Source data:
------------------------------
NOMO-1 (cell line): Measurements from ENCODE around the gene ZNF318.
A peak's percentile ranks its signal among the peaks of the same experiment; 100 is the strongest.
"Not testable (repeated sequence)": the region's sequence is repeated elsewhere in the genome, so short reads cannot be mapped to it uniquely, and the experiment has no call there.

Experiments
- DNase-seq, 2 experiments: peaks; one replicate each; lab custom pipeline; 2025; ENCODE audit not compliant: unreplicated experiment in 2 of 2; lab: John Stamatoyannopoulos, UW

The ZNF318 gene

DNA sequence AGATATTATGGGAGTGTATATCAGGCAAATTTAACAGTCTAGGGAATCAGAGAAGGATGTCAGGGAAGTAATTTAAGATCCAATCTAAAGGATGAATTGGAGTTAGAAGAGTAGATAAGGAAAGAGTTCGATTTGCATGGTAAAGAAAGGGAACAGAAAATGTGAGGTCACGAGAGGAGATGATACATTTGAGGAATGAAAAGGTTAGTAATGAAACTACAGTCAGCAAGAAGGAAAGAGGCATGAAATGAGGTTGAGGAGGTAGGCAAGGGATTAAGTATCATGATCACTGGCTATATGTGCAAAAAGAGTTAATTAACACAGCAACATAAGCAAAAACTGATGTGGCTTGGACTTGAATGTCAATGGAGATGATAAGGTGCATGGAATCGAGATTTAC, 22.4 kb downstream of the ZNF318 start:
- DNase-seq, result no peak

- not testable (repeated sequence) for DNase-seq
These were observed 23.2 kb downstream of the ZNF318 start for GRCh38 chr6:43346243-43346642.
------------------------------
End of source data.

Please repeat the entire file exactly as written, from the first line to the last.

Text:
NOMO-1 (cell line): Measurements from ENCODE around the gene ZNF318.
A peak's percentile ranks its signal among the peaks of the same experiment; 100 is the strongest.
"Not testable (repeated sequence)": the region's sequence is repeated elsewhere in the genome, so short reads cannot be mapped to it uniquely, and the experiment has no call there.

Experiments
- DNase-seq, 2 experiments: peaks; one replicate each; lab custom pipeline; 2025; ENCODE audit not compliant: unreplicated experiment in 2 of 2; lab: John Stamatoyannopoulos, UW

The ZNF318 gene

DNA sequence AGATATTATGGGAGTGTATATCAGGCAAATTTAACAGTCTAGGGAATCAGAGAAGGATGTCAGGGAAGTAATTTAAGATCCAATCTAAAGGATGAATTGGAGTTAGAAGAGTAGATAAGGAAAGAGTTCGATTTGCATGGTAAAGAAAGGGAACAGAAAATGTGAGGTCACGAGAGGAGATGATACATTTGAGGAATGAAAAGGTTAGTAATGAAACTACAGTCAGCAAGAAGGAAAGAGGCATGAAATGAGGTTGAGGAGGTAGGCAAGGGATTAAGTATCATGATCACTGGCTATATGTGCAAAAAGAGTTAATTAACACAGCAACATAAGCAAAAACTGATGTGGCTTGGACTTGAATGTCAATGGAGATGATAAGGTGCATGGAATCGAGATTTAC, 22.4 kb downstream of the ZNF318 start:
- DNase-seq, result no peak

- not testable (repeated sequence) for DNase-seq
These were observed 23.2 kb downstream of the ZNF318 start for GRCh38 chr6:43346243-43346642.